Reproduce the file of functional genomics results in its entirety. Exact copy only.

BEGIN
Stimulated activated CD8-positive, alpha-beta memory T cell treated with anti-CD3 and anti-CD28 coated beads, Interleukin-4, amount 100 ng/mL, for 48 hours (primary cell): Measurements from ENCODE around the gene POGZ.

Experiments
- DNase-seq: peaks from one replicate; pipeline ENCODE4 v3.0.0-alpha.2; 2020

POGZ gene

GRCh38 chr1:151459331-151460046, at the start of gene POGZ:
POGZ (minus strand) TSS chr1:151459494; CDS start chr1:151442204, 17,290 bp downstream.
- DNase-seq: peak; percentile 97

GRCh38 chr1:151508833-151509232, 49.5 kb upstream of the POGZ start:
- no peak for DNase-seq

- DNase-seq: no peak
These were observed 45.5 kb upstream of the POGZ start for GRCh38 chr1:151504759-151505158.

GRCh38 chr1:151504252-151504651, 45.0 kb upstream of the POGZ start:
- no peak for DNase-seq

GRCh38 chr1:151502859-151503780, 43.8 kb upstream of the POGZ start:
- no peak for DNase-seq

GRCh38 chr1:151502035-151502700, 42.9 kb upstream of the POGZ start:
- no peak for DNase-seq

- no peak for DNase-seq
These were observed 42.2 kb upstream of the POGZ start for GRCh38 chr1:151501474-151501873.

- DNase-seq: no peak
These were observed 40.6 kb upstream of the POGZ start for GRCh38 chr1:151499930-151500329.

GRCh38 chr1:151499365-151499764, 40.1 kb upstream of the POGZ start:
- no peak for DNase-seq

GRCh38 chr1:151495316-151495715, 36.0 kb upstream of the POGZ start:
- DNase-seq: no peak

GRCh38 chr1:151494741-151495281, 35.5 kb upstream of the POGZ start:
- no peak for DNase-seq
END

Stimulated activated CD8-positive, alpha-beta memory T cell treated with anti-CD3 and anti-CD28 coated beads, Interleukin-4, amount 100 ng/mL, for 48 hours (primary cell): Measurements from ENCODE around the gene POGZ.

Experiments
- DNase-seq: peaks from one replicate; pipeline ENCODE4 v3.0.0-alpha.2; 2020

POGZ gene

GRCh38 chr1:151459331-151460046, at the start of gene POGZ:
POGZ (minus strand) TSS chr1:151459494; CDS start chr1:151442204, 17,290 bp downstream.
- DNase-seq: peak; percentile 97

GRCh38 chr1:151508833-151509232, 49.5 kb upstream of the POGZ start:
- no peak for DNase-seq

- DNase-seq: no peak
These were observed 45.5 kb upstream of the POGZ start for GRCh38 chr1:151504759-151505158.

GRCh38 chr1:151504252-151504651, 45.0 kb upstream of the POGZ start:
- no peak for DNase-seq

GRCh38 chr1:151502859-151503780, 43.8 kb upstream of the POGZ start:
- no peak for DNase-seq

GRCh38 chr1:151502035-151502700, 42.9 kb upstream of the POGZ start:
- no peak for DNase-seq

- no peak for DNase-seq
These were observed 42.2 kb upstream of the POGZ start for GRCh38 chr1:151501474-151501873.

- DNase-seq: no peak
These were observed 40.6 kb upstream of the POGZ start for GRCh38 chr1:151499930-151500329.

GRCh38 chr1:151499365-151499764, 40.1 kb upstream of the POGZ start:
- no peak for DNase-seq

GRCh38 chr1:151495316-151495715, 36.0 kb upstream of the POGZ start:
- DNase-seq: no peak

GRCh38 chr1:151494741-151495281, 35.5 kb upstream of the POGZ start:
- no peak for DNase-seq